The NIRSS to 2020 annual statistics are now available. These data provide the finalised National Statistics (NS) which track the 2020 position against the four targets and various key performance indicators contained in the Strategy.
The publication is available on the ASRB website at:
- Lockdown measures in relation to Covid-19 were introduced on 23rd March 2020. The reduction in collisions and casualties should be seen in the context of overall traffic volumes, which were estimated to have more than halved at the outset of lockdown and continued to show reductions throughout 2020.There were 56 fatalities in road traffic collisions. This represents a reduction of 55% from the 2004-2008 Strategy baseline figure (126), and no change from 2019. There has been a relative levelling off in the number of fatalities in the last three years.
- There were 596 people seriously injured (SI) in road traffic collisions which is 23% less than the number recorded in 2019 and 46% less than the baseline figure of 1,111. SI numbers have fallen considerably since the baseline and the annual percentage decrease between 2019 and 2020 (-23%) was the largest decrease in the series. The 2020 target of 611 or fewer SIs was achieved.
- There were 55 children (aged 0 to 15) killed or seriously injured (KSIs) in road traffic collisions – sixteen fewer than in 2019. This represents a reduction of 57% from the baseline figure (128) and a decrease of 23% over the year. The 2020 target of 58 or fewer child KSIs was achieved.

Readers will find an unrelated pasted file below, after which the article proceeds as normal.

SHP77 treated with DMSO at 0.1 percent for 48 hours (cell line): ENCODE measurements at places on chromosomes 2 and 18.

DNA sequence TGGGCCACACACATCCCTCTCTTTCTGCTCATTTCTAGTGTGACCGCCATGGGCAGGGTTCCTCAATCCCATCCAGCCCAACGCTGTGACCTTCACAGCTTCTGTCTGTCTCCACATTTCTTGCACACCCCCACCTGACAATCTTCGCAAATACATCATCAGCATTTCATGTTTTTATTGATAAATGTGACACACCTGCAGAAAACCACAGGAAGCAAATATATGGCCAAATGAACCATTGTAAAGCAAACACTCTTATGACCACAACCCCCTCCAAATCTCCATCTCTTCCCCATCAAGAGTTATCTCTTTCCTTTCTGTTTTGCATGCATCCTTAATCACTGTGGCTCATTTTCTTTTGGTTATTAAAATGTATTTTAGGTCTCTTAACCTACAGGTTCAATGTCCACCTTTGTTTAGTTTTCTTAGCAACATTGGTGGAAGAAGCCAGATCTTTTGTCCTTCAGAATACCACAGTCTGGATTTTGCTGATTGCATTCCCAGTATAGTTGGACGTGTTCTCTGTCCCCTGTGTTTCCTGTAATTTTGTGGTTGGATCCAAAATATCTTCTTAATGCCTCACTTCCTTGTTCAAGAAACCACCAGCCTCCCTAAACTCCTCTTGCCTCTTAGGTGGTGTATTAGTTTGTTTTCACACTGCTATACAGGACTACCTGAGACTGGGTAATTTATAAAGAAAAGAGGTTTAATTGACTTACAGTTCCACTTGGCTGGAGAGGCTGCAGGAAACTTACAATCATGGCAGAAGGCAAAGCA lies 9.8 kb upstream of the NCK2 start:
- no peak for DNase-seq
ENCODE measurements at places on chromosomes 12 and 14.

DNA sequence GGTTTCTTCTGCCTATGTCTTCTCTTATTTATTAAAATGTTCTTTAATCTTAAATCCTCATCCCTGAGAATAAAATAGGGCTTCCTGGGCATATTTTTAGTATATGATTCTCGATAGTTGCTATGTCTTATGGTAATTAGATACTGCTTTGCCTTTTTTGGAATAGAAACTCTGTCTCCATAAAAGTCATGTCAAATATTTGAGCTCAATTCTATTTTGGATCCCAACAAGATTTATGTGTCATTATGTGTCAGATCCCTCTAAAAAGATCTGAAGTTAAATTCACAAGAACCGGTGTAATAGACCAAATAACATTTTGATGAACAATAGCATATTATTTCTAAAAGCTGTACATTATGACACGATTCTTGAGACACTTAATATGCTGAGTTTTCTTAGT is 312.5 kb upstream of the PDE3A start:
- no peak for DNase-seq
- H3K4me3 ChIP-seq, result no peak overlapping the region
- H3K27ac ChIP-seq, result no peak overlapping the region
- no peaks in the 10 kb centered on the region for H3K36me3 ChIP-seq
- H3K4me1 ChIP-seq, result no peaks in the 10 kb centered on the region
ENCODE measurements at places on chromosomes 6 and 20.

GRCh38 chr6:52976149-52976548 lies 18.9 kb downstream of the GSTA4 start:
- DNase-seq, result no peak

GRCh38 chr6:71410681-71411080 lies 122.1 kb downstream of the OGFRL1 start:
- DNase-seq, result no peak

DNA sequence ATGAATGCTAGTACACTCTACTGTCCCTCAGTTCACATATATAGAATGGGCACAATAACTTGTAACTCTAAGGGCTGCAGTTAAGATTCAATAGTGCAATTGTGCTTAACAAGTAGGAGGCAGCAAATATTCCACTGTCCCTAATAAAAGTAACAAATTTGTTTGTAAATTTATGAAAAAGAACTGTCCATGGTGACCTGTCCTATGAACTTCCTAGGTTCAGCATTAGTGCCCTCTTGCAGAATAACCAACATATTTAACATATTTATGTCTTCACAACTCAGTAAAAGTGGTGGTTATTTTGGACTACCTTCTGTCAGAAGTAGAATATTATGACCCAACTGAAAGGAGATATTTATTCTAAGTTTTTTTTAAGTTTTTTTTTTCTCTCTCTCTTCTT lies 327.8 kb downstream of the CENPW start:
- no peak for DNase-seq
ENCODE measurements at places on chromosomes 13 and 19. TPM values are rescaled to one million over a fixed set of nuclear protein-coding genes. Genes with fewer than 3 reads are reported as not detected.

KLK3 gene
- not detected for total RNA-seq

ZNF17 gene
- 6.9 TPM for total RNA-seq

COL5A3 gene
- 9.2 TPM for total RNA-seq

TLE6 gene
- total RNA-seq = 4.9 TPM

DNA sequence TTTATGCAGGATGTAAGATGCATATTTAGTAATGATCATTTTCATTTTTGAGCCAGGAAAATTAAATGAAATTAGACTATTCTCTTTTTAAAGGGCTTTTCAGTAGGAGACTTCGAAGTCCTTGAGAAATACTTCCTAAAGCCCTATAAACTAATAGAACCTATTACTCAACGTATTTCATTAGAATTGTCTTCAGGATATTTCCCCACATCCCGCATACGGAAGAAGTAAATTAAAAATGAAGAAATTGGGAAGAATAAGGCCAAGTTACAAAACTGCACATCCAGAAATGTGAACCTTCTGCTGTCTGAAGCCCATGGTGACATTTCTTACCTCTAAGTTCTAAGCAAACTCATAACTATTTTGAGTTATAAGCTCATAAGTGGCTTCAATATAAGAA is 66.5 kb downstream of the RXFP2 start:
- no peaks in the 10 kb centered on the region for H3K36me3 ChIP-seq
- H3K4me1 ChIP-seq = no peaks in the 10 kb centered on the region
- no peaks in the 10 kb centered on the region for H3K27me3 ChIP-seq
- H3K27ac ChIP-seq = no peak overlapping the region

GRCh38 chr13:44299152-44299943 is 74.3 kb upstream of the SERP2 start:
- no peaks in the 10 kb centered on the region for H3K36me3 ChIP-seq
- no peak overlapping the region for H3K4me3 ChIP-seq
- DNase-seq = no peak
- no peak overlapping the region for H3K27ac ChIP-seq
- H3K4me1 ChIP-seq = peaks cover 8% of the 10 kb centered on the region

- There were 128 young people (aged 16 to 24) KSIs in road traffic collisions, which was 26% less than the number recorded in 2019 and 65% below the baseline of 366. This is the lowest recorded since the strategy began and below the target of 165.
- Over the three year period 2018-2020, novice drivers (new drivers within two years of passing their ‘category B’ driving test) were involved in road traffic collisions that resulted in the death or serious injury of, on average, 98 people each year. This represents a 9% decrease from the 108 average number of KSIs recorded during the 2017-2019 period and is 54% below the 2008-2010 baseline average of 214 KSIs per annum.
- The greatest proportion of these 98 KSI casualties (30%) were from collisions that involved a driver within six months of passing their test. This compares with 25% from collisions involving drivers within 7-12 months, 21% from collisions involving drivers within 13-18 months, and 23% from collisions involving drivers within 19-24 months of passing their test. This highlights the increased risk associated with new drivers in the first six months after passing their driving test.
- In 2020, just under two-thirds (65%) of vehicles exceeded the speed limits on built-up roads (all road types up to 40mph) under free-running conditions (11pm-7am).
- On non-built-up roads, the proportion of vehicles exceeding the speed limits, under free-running conditions, was greatest on dual carriageways (51%), followed by motorways (24%) and single carriageways above 40mph (23%).
- The corresponding non-compliance rates during the hours of 7am-11pm, when most travelling occurs and congestion serves to dampen vehicle speeds are: 37% on built-up roads, 34% on dual carriageways, 21% on motorways and 10% on single carriageways above 40mph.
- Car users had the lowest rate of KSIs per kilometres travelled (2 KSIs per 100 million kilometres travelled by car or van) compared to other road user groups, and hence are considered at less risk. Motorcyclists had the greatest rate (251 motorcycle KSIs per 100 million kilometres travelled by motorcycle), with the rates for pedal cyclists (47 pedal cycle KSIs per 100 million kilometres cycled) and pedestrians (24 pedestrian KSIs per 100 million kilometres walked) being in between.
- People over the age of 70 had 28 KSIs per 100,000 population. This rate is 44% below that recorded in 2019 and is 44% below the baseline figure of 50. The rate recorded in 2020 is the lowest rate recorded in the series.